Leslie Lindsay is the creator and host of the award-winning author interview series,“Always with a Book.” Since 2013, Leslie, named “one of the most influential book reviewers” by Jane Friedman, ranks in the top 1% of all GoodReads reviewers and has conducted over 700 warms, inquisitive conversations with authors as wide-ranging as Robert Kolker and Mary Kubica to Helen Phillips and Mary Beth Keane, making her website a go-to for book lovers world-wide. Her writing & photography have appeared in literary journals and online. She is the award-winning author of SPEAKING OF APRAXIA: A Parents’ Guide to Childhood Apraxia of Speech, soon to be released as an audio book by Penguin Random House. She is represented by Catalyst Literary Management.
Leslie’s memoir, MODEL HOME: Motherhood, Madness & Memory is currently on-submission.
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Cover and author image courtesy of author and used with permission. Artistic photo of book cover designed and photographed by L.Lindsay. Follow on Instagram @leslielindsay1 #alwayswithabook #amreading #bookstagram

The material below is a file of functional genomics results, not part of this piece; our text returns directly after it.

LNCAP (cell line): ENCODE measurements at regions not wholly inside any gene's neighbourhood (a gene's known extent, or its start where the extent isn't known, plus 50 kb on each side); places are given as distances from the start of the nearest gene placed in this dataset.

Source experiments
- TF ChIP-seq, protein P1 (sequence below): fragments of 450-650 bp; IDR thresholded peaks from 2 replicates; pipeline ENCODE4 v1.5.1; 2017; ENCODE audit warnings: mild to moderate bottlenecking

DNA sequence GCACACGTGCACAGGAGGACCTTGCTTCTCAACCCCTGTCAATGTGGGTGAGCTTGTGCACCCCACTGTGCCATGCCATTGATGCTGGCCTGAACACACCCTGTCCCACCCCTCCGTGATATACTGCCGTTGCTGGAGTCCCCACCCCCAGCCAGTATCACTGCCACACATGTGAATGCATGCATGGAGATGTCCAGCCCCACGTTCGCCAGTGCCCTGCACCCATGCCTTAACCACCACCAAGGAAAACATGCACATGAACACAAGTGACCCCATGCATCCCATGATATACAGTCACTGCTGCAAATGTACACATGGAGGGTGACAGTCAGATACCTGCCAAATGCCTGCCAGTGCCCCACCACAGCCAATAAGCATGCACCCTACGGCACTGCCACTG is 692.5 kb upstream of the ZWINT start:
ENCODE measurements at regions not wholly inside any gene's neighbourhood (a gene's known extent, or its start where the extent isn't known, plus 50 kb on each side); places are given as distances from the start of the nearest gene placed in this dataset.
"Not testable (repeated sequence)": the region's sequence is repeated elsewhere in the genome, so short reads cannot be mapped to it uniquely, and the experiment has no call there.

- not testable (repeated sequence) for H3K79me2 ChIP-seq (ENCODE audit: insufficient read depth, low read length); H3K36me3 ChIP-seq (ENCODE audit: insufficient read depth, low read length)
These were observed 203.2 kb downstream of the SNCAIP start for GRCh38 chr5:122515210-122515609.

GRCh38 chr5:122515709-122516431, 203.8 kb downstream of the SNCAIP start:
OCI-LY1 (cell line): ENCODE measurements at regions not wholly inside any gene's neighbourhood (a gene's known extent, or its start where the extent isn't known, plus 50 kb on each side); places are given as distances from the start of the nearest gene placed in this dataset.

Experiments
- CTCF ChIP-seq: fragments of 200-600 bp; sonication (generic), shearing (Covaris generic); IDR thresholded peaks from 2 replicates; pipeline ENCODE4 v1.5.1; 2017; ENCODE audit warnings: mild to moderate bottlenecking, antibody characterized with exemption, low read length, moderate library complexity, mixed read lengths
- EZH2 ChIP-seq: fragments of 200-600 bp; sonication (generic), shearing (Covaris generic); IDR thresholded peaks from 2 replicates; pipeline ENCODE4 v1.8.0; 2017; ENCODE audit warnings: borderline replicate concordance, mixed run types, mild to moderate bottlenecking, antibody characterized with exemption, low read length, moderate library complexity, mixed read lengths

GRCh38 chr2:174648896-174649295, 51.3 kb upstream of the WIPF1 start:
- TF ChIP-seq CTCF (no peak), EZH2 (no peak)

I cannot wait to read this book! I wasn’t published until I was 60 (I kept two books in a box). I’m 70 now, have changed genres from romance to cozy mystery, and will see my third book published sometime later this year. So, it can happen. Cheers to you, girl!
Thank you, Rebecca! On your third book at 70–that’s inspiring. Working on a memoir right now and obviously cannot wait another 30 years to get it published. Thanks for your interest in So Happy Together. I will look for your books…and keep writing.
Thank you, Leslie, for your kind words and for your lovely review. This interview was so much fun for me–I loved your thought-provoking questions that allowed me to look deeply into my creative process and also to talk about my other “non-writing” interests. This site is such a gift to readers and writers. Write on!
Oh, it was the utmost pleasure hosting you, Deb! So grateful our paths connected. : )
This sounds sooooo good! What a fun summer read. And cheers to those of us chasing our dreams later in life. I think it’s so amazing Deborah got that manuscript out of the closet all these years later. I’m looking forward to reading it.
Thank you, Tori! It *IS* so good. It’s multilayered and offers so much to contemplate. And yes–kudos to dusting off and polishing a manuscript so many years later. Truly remarkable.
Thank you for your comments, Tori. Please, please continue to chase your dreams. It is so worth it, even if no one else sees the results. Revel in the process.
The process is truly what it’s ALL about!